17 comments:

Erica said...

I am a firm believer in the "whatever you need to do" school of sleep "training." Some babies respond well to the No Cry Solution, some respond to CIO and some don't respond to anything at all.

The bottom line is that it's in your child's best interest to get a good night's sleep on a consistent basis. It's also in your best interest to get a good night's sleep on a consistent basis. Whatever you need to do to ensure those two lines intersect is what you need to do.

We had to use CIO with Maddie, too, around that same age. It was hard, but it worked and she's still a great sleeper. And she knows she's loved and cared for and is one of the happiest kids I know. I call that a WIN regardless of studies that will say otherwise.

Also, I'm trying to remind myself daily that what worked(s) for Maddie probably won't work with the Little Man and not to get all upset and think that I don't know how to raise a son. Each kid is different and will respond differently, right?

Erica said...

Also, that's a long damn comment. Sorry about that.

desperate housewife said...

Arggh. Sleep stuff is TEH WORST part about parenting, hands down. Raise your hand if you'd rather give birth once a month for the rest of your life than deal with a non sleeping baby for a year straight. ME ME PICK ME.
Cry it out did jack shit for Eli. I mean, that kid would cry for an hour straight, would cry until he threw up, you name it. Not that it happened often. Once we realized that the magical "third night" had come and gone and he was still gag-crying for over a half hour, we were like, "eff this" and just decided to go night by night. If we had a sucky night, we had a sucky night, but there was no real training going on. I still feel guilty about the amount of crying we did allow to go on. (Eli, you can bill me later when you get PTSD or have recurrent panic attacks. Mama's sorry.) He's over two now, and you want to know the thing that FINALLY ending (for the vast majority of the time, anyways) his night wakings? Sharing a room with his sister. He just hates being alone to fall asleep. I wish we had never even given him his own stinking room.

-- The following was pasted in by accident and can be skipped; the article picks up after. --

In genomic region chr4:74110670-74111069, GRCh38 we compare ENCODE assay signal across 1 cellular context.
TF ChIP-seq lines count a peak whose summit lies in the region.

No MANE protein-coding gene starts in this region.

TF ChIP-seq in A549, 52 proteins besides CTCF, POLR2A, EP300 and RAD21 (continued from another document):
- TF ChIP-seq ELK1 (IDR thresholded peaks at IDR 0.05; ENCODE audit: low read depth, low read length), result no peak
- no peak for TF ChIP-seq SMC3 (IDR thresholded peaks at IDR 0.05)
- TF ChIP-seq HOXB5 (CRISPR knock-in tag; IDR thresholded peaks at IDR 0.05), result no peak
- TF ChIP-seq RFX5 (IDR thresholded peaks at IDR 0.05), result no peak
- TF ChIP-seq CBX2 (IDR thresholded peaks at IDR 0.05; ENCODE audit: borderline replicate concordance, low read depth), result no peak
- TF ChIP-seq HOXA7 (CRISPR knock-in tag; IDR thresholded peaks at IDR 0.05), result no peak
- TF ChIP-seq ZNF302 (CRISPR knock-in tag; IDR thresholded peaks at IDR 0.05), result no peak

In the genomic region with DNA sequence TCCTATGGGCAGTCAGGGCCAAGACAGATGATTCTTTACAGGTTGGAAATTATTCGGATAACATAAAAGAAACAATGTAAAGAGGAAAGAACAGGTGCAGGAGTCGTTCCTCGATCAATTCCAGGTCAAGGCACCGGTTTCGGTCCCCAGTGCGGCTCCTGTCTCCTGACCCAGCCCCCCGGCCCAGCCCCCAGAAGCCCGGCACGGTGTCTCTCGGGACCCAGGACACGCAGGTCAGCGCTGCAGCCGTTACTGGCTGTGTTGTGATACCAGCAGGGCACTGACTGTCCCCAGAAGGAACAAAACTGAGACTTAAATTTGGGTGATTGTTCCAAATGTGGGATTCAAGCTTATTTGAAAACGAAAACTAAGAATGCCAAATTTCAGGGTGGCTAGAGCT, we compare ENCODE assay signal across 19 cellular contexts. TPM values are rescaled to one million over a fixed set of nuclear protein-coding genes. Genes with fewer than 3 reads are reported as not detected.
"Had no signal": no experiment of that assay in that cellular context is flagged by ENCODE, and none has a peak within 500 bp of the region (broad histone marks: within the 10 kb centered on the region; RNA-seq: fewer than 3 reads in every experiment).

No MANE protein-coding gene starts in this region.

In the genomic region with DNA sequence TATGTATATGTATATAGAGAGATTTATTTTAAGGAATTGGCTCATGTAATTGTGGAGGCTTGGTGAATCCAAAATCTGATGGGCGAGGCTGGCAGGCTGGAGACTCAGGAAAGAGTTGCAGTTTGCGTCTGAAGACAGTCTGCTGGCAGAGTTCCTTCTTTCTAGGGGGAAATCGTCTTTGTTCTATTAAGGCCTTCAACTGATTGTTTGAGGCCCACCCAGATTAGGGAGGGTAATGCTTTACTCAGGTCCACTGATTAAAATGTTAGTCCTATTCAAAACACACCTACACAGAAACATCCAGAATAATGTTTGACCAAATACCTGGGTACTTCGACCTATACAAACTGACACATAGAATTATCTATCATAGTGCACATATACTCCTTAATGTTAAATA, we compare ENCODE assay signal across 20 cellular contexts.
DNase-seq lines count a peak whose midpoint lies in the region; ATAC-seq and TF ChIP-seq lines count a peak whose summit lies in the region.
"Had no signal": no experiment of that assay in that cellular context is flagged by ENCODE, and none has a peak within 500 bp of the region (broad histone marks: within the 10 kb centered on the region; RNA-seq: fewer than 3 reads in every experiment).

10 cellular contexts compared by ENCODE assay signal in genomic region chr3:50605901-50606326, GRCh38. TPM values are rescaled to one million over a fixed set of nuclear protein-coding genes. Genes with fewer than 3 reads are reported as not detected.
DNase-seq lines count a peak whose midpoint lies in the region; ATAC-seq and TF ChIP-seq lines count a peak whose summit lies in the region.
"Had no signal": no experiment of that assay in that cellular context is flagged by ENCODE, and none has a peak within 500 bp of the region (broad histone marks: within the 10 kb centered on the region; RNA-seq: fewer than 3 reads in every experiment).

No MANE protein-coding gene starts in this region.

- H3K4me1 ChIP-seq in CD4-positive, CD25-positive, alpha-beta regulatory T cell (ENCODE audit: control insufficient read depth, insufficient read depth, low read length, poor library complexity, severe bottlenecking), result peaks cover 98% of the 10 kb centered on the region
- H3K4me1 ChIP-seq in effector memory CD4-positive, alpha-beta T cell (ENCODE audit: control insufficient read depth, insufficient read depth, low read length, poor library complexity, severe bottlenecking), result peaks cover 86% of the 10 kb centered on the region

Ah well. Live and learn.
SO glad the sleep training plan worked out ok for you guys! Your kids must be a little more reasonable than mah boy was!

Melanie said...

After 4 babies I still HATE to hear 'em cry. Ever. At all. Yikes, that's scary isn't it. I never could wrap by brain around it being OK for a baby to cry for what seemed like hours, really just minutes though. Read the same books you did and still came away thinking, ok, are Jeff and I on the same page, can the baby sleep for some period of time on his/her own, are we sleeping enough? When any of those questions were answered "no" then we readjusted and tried something different - for each kid, as each required their own specific tweaking! Who knew this parenting gig would essentially require us to do so much, think so deeply, feel so fully, and on so little sleep:)

Hillary said...

Well, I hate to be all "what everyone else said," but ... yeah. Every kid is different and none of those books has the perfect solution. The Boy always has been a pretty good sleeper, but we did have to do a bit of cry-it-out with him.

And as for those studies: I am a reporter and know, first-hand, that statistics can be manipulated to support or deny just about any argument. Reporters and researchers do try to be objective, but ultimately, we're human and have our own theories and biases -- and then there are the flaws in a study and the need for a catchy headline and a million and one other reasons why you can't always trust the science.

Existential Waitress said...

This is one of the most frustrating aspects of parenthood. I still struggle with my daughter's sleep issues and she's 4now! I too was shocked at how diffent my children were as infants - I thought baby number 2 would be a breeze b/c I had just been down that road (my kids are 2 years apart to almost the day) and I thought I had all the answers to sleep, weaning, etc. I couldn't have been more wrong! I remember devouring The No Cry Sleep Solution out of desperation, and it didn't work at all for my second born - she just would not sleep without mommy.

I believe in going with your gut, and only you know what's best for your baby. It's difficult when you're sleep-deprived, but you're a good mom and you're doing an awesome job. I hope you get some much needed sleep soon.

Kathi McCracken Dente said...

Congratulations! A good nights sleep is a very, very good thing. I am a firm believer in sleep training. I support you 100%. Both my girls needed some training. M went from a terrible sleeper to a great one thanks to it. I am hoping T will follow in her sister's footsteps. And with the amount of crying E did (15 min) I doubt that is in the ballpark of what that Harvard study is looking at. You did good! Now stop googling! ;)